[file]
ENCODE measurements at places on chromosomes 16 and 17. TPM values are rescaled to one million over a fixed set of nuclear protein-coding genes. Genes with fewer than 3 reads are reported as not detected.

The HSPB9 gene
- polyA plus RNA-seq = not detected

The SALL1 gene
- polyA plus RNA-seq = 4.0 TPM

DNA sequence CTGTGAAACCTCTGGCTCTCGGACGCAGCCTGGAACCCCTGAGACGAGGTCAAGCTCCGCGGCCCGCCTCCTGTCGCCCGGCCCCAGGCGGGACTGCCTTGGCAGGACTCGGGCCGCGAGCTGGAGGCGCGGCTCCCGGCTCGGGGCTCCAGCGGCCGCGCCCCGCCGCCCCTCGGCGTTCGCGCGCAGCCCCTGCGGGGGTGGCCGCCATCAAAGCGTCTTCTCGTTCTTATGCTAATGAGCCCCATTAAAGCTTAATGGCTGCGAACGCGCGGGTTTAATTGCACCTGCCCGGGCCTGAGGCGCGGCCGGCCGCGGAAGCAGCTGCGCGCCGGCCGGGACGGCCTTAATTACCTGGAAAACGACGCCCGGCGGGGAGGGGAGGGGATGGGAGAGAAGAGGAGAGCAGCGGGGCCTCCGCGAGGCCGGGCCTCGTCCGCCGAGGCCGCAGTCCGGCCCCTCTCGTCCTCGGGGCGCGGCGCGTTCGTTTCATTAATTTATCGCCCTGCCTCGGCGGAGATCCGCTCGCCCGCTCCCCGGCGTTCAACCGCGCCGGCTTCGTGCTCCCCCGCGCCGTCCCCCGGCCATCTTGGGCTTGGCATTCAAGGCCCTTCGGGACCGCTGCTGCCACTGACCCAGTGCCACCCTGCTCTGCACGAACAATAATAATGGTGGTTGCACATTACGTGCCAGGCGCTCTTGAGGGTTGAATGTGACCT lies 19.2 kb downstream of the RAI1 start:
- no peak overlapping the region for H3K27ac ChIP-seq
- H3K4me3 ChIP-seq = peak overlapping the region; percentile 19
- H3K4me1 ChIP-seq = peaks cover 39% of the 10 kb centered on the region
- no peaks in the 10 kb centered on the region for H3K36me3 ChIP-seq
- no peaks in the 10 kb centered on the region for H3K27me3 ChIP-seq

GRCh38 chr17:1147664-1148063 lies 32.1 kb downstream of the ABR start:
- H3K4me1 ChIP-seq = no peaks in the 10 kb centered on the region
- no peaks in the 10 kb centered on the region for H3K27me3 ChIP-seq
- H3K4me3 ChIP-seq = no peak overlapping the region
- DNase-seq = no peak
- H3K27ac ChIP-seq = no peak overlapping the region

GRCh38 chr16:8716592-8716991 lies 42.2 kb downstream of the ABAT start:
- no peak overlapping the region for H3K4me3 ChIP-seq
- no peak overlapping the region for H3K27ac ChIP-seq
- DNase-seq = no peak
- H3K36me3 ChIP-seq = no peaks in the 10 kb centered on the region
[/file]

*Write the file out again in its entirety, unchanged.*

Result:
ENCODE measurements at places on chromosomes 16 and 17. TPM values are rescaled to one million over a fixed set of nuclear protein-coding genes. Genes with fewer than 3 reads are reported as not detected.

The HSPB9 gene
- polyA plus RNA-seq = not detected

The SALL1 gene
- polyA plus RNA-seq = 4.0 TPM

DNA sequence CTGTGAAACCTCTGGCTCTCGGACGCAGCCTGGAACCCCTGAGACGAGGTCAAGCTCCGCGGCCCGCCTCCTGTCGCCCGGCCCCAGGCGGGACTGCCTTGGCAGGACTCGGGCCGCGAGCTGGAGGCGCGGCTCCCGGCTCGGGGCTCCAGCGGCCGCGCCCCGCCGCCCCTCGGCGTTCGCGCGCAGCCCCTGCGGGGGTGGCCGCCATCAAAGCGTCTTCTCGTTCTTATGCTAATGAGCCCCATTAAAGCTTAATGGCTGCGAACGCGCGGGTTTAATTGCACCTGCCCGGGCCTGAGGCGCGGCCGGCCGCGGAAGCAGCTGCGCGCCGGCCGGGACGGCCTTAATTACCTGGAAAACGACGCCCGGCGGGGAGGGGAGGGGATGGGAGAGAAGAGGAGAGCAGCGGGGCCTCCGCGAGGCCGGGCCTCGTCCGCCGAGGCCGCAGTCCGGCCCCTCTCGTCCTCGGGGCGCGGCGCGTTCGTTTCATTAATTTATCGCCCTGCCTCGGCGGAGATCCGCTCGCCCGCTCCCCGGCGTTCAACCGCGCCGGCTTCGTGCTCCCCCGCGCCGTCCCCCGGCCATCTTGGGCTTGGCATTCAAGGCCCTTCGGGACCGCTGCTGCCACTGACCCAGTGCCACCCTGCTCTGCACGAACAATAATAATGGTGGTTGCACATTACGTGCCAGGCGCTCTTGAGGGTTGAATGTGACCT lies 19.2 kb downstream of the RAI1 start:
- no peak overlapping the region for H3K27ac ChIP-seq
- H3K4me3 ChIP-seq = peak overlapping the region; percentile 19
- H3K4me1 ChIP-seq = peaks cover 39% of the 10 kb centered on the region
- no peaks in the 10 kb centered on the region for H3K36me3 ChIP-seq
- no peaks in the 10 kb centered on the region for H3K27me3 ChIP-seq

GRCh38 chr17:1147664-1148063 lies 32.1 kb downstream of the ABR start:
- H3K4me1 ChIP-seq = no peaks in the 10 kb centered on the region
- no peaks in the 10 kb centered on the region for H3K27me3 ChIP-seq
- H3K4me3 ChIP-seq = no peak overlapping the region
- DNase-seq = no peak
- H3K27ac ChIP-seq = no peak overlapping the region

GRCh38 chr16:8716592-8716991 lies 42.2 kb downstream of the ABAT start:
- no peak overlapping the region for H3K4me3 ChIP-seq
- no peak overlapping the region for H3K27ac ChIP-seq
- DNase-seq = no peak
- H3K36me3 ChIP-seq = no peaks in the 10 kb centered on the region